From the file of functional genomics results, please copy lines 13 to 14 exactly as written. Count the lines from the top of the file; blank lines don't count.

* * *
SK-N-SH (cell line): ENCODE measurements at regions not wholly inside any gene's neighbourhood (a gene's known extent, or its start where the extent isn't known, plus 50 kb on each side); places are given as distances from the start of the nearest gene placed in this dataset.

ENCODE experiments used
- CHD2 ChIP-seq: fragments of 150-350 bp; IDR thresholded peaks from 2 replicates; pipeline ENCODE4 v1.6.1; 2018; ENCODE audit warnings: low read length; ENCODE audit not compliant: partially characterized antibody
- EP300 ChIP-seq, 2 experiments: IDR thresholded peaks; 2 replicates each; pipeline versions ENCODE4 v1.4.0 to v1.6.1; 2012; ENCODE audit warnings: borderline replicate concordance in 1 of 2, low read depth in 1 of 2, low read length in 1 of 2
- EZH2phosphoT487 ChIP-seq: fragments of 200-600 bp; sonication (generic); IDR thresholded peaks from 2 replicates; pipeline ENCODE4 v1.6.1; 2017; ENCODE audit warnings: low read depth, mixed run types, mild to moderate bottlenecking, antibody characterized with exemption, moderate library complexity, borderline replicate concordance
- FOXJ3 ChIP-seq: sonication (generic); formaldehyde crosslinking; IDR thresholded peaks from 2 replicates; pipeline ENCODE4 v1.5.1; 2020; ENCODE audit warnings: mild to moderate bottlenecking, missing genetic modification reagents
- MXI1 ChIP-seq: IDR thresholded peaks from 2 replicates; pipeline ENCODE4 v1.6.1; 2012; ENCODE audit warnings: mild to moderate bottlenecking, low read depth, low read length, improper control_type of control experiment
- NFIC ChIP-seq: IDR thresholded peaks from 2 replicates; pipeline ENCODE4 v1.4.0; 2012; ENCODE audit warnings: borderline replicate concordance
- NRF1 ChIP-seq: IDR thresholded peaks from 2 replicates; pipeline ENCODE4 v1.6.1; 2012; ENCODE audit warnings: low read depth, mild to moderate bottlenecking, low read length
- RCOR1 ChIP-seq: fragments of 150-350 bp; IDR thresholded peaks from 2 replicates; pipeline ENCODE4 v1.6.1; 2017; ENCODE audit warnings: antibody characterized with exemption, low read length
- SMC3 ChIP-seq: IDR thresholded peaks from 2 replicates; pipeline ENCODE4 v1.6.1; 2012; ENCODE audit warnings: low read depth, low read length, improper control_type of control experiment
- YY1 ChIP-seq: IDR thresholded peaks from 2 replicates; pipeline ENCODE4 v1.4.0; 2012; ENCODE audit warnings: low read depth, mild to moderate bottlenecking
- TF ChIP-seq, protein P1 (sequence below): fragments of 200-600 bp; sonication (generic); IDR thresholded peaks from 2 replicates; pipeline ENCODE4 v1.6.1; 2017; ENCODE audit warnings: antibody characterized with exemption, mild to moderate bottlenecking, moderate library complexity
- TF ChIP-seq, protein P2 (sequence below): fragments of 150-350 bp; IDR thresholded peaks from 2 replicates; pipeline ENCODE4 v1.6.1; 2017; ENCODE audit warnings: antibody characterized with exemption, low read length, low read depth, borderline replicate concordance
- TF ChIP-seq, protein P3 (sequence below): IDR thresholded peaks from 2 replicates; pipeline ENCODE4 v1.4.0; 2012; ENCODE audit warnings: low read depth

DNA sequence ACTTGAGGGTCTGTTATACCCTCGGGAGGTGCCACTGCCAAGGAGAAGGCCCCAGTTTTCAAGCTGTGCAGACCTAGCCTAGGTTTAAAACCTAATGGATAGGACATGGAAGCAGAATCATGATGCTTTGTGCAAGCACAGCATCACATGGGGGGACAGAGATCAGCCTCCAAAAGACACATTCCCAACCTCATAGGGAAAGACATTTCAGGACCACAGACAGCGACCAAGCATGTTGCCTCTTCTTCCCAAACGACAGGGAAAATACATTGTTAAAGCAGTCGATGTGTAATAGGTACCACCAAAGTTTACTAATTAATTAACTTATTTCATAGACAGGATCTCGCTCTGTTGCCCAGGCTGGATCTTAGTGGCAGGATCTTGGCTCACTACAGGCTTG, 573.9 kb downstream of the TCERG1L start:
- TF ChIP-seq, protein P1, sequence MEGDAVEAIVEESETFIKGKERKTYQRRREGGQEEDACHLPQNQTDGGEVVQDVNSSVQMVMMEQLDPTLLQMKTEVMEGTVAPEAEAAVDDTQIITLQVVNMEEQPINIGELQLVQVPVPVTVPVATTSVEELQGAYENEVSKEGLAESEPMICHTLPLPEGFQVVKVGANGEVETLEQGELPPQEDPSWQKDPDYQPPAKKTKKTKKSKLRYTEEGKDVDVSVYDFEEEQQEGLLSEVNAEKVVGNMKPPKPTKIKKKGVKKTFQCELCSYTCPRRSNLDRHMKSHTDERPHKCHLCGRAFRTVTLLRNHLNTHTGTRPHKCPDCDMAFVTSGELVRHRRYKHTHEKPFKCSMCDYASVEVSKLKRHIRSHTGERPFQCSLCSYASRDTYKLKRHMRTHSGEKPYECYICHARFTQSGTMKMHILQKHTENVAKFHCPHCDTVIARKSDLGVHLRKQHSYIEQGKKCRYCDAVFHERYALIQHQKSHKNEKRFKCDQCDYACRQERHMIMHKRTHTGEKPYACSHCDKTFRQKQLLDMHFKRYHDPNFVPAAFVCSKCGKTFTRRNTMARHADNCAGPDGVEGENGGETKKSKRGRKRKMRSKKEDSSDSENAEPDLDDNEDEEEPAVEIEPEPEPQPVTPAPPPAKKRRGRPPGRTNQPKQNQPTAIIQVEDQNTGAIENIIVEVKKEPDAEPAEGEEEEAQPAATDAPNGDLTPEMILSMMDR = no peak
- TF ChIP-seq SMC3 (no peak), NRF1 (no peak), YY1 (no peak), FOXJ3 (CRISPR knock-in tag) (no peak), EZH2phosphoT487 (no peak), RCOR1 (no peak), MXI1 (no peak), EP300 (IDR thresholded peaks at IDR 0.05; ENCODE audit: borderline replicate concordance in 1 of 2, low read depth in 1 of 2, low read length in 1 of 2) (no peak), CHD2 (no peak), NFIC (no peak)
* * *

- TF ChIP-seq, protein P1 (sequence below): fragments of 200-600 bp; sonication (generic); IDR thresholded peaks from 2 replicates; pipeline ENCODE4 v1.6.1; 2017; ENCODE audit warnings: antibody characterized with exemption, mild to moderate bottlenecking, moderate library complexity
- TF ChIP-seq, protein P2 (sequence below): fragments of 150-350 bp; IDR thresholded peaks from 2 replicates; pipeline ENCODE4 v1.6.1; 2017; ENCODE audit warnings: antibody characterized with exemption, low read length, low read depth, borderline replicate concordance